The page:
Turnbull hints at the idea that the irony has been lost. The critical gap between how the character imagines themselves and how the audience actually sees them, has vanished. For example, Gina Riley is a mid-40’s actress playing a mid-20’s women. The hilarity is that her character, Kim, considers herself a “size 10 yummy mummy” and a “horn-bag” in her short-shorts and mid-drifts whereas the audience views her as a moderately overweight, self-absorbed, immature wannabe. In comparison, the American Kim equally considers herself “hot-stuff” and “drop-dead gorgeous”, but considering the character is played by a young Selma Blair who is actually skinny enough and attractive enough for this portrayal, yet still tries to ‘jutt her small belly out in order to look overweight’, eliminates the irony of Kim Craig. (Turnbull, 2008) By sheer choice of the actors, the show failed to translate the joke.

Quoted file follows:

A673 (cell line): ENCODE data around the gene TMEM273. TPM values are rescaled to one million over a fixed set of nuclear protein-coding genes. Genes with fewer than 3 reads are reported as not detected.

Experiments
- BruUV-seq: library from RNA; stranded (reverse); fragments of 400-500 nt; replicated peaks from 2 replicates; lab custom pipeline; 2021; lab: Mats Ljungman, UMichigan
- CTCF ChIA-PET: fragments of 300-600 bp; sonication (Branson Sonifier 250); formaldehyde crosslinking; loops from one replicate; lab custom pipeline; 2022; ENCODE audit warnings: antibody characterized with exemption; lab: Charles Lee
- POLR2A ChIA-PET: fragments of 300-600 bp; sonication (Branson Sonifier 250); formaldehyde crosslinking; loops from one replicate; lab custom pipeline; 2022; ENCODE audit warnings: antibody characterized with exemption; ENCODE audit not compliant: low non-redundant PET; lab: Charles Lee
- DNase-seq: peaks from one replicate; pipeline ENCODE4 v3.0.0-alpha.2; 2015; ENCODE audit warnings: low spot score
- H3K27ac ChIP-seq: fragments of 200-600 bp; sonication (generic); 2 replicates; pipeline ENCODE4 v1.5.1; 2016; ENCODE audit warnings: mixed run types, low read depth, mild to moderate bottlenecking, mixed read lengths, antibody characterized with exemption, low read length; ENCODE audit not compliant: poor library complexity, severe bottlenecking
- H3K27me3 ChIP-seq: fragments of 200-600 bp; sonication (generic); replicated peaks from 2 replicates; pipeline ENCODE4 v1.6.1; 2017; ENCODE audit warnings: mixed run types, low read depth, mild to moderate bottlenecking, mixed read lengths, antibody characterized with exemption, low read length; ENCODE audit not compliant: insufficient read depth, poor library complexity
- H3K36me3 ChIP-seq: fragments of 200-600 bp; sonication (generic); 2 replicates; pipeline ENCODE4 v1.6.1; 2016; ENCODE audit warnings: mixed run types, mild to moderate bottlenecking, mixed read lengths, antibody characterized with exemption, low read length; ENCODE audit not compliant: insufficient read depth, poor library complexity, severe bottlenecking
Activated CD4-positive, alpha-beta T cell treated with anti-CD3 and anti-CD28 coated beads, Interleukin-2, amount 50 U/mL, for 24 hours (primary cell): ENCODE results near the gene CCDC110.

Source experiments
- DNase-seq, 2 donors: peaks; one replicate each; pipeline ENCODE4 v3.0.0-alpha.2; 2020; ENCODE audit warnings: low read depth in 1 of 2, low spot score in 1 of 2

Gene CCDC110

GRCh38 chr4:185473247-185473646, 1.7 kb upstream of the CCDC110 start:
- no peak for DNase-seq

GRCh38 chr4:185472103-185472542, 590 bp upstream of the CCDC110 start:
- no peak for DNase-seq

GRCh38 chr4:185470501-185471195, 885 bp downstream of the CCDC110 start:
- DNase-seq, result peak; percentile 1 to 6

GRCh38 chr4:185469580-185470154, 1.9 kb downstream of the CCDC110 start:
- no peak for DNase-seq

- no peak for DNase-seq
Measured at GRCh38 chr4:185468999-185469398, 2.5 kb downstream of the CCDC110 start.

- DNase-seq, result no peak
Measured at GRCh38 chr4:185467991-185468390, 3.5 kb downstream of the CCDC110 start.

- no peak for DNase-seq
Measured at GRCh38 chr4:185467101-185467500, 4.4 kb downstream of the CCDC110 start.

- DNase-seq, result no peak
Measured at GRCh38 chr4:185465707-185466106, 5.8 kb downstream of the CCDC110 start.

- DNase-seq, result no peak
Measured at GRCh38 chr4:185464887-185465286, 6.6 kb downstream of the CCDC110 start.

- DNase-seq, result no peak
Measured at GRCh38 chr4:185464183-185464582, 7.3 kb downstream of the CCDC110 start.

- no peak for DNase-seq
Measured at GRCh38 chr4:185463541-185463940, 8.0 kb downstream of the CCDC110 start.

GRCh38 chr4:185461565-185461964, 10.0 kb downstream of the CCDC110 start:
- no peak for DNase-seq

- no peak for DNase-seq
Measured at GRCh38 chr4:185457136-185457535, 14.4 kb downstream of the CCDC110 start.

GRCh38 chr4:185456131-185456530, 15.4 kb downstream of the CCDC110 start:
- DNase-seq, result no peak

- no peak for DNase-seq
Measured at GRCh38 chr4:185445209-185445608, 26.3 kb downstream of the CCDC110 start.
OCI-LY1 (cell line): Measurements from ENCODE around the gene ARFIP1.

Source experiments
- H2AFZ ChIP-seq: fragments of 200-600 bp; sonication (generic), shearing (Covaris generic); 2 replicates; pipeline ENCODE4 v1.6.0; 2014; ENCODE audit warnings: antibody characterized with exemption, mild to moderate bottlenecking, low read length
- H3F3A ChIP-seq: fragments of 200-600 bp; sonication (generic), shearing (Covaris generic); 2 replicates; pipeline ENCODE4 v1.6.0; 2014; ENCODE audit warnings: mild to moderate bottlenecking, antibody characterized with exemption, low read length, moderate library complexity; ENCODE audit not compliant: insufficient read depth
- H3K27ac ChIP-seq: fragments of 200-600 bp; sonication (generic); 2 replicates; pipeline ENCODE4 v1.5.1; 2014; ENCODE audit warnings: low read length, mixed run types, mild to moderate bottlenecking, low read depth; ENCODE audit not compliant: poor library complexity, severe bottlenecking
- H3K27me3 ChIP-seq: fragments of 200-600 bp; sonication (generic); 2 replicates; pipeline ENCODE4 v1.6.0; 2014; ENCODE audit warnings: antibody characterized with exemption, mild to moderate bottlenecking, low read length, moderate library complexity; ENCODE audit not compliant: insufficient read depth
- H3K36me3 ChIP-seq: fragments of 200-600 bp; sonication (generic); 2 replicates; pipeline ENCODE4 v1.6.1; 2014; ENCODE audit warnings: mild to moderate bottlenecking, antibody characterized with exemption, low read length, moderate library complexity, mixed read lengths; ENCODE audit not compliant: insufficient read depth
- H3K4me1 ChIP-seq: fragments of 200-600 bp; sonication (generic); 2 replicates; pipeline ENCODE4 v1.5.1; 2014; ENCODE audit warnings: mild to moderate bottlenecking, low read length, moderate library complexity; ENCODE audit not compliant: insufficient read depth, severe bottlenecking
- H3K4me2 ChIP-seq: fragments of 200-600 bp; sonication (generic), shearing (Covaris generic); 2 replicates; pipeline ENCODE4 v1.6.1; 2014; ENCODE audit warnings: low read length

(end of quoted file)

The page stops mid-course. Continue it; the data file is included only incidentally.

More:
Overall America over-glamorized the series, veering away from the culturally specific Australian elements which made the show so successful in the first place. This results in a translation issue between two contexts. It is only when humor is translated correctly that nations can come together and participate in the joke.

– Turnbull, S 2008, ‘It’s like they threw a panther in the air and caught it in embroidery’: TELEVISION COMEDY IN TRANSLATION, The Australian Teachers of Media Inc, Metro Magazine

– Turnbull, S 2014, ‘Local TV in A Global Context,’ BCM111 Lecture Week 7, University Of Wollongong, 17th September 2014.

– Image: Sydney Morning Herald 2014, ‘Kath & Kim on Hulu in the US after remake failed’–kim-on-hulu-in-the-us-after-remake-failed-20140912-10fuhm.html

Media Capitals